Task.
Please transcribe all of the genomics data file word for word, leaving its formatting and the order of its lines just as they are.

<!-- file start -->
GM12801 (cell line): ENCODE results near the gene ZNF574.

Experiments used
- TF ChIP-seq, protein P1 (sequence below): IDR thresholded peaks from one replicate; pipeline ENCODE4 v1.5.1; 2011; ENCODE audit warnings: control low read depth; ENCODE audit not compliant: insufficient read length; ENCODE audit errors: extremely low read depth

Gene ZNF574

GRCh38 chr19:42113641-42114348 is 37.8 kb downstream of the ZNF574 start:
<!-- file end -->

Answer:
GM12801 (cell line): ENCODE results near the gene ZNF574.

Experiments used
- TF ChIP-seq, protein P1 (sequence below): IDR thresholded peaks from one replicate; pipeline ENCODE4 v1.5.1; 2011; ENCODE audit warnings: control low read depth; ENCODE audit not compliant: insufficient read length; ENCODE audit errors: extremely low read depth

Gene ZNF574

GRCh38 chr19:42113641-42114348 is 37.8 kb downstream of the ZNF574 start: